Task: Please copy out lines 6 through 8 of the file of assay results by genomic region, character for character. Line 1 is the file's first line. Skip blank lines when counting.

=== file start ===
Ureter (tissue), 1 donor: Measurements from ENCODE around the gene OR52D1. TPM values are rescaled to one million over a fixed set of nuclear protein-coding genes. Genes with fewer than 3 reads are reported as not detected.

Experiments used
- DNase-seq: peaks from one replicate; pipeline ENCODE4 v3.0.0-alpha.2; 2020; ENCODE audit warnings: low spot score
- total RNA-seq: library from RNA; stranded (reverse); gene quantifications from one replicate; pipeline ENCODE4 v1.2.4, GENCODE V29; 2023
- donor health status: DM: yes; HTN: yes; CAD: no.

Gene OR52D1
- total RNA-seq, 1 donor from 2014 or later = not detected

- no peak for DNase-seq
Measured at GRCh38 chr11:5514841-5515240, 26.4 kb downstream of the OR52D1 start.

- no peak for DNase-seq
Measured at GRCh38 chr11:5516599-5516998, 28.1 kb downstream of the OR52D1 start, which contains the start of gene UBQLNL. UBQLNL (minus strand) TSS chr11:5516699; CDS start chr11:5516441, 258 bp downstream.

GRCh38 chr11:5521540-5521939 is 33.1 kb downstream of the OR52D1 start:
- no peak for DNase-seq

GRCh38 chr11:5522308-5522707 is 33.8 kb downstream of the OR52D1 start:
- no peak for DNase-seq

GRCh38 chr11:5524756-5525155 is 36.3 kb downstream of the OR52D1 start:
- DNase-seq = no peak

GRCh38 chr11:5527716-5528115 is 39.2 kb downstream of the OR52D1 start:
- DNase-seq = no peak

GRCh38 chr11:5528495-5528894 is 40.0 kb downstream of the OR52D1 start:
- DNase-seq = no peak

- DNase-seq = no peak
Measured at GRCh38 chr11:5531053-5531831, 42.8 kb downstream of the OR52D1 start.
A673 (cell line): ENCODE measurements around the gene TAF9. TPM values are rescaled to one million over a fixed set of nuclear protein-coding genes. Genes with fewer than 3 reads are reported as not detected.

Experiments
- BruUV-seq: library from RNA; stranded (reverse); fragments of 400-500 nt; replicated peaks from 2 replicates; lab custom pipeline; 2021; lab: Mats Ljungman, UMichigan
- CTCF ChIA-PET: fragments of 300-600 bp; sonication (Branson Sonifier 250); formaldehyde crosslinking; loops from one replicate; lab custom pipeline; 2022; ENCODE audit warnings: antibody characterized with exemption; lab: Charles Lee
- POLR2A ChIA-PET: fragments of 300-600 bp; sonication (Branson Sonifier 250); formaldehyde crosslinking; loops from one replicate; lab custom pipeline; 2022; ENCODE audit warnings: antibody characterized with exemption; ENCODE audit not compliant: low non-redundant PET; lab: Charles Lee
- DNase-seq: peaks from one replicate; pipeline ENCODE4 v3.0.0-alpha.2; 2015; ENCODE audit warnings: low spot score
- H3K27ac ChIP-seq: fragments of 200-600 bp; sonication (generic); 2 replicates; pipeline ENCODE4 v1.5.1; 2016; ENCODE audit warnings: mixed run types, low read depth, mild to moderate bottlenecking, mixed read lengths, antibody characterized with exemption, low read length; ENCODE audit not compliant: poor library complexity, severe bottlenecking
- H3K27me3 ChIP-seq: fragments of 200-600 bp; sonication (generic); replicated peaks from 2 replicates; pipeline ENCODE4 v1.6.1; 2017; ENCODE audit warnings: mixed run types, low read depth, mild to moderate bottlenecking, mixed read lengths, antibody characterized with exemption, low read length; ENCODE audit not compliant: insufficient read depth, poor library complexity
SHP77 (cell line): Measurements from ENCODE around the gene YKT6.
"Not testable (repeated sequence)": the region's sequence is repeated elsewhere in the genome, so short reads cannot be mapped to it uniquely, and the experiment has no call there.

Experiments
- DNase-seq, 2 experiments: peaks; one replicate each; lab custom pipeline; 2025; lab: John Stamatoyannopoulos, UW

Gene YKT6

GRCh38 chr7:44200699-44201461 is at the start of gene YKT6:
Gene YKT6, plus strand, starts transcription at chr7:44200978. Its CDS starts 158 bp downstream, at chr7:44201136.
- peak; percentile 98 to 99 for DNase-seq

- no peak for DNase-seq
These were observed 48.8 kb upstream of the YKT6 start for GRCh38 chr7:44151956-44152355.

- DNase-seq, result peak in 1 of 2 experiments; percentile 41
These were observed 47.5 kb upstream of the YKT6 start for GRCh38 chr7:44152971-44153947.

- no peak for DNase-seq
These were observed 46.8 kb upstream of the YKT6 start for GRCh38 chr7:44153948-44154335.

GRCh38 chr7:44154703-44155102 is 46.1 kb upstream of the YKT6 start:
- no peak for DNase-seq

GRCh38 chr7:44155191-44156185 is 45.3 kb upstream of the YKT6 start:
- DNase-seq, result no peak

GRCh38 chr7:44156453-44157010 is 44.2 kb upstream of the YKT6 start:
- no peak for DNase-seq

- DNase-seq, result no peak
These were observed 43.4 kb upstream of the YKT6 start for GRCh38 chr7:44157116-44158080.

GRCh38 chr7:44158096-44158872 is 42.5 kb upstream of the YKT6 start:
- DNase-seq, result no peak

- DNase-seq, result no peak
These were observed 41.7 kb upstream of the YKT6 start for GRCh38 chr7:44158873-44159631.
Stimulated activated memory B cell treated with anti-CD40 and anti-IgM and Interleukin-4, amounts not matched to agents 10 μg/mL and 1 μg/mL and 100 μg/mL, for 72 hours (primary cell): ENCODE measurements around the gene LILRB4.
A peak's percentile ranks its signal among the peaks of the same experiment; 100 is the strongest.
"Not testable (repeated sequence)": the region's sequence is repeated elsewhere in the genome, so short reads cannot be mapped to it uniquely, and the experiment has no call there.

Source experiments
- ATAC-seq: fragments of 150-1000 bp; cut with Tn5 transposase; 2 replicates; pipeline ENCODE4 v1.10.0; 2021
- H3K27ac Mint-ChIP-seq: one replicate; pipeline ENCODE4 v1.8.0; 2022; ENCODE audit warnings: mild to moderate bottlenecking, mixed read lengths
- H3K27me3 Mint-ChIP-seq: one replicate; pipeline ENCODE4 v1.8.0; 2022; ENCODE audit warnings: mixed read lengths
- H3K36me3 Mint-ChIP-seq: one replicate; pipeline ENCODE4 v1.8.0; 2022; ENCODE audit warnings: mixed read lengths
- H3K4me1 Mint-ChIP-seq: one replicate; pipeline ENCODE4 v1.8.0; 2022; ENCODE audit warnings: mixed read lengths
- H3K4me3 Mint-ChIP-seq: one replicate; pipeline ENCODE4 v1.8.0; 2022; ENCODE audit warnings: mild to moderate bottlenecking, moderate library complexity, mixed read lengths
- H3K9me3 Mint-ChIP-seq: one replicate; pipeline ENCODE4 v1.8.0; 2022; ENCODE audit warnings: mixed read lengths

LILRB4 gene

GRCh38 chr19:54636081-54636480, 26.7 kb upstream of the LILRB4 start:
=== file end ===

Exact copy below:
Gene OR52D1
- total RNA-seq, 1 donor from 2014 or later = not detected

- no peak for DNase-seq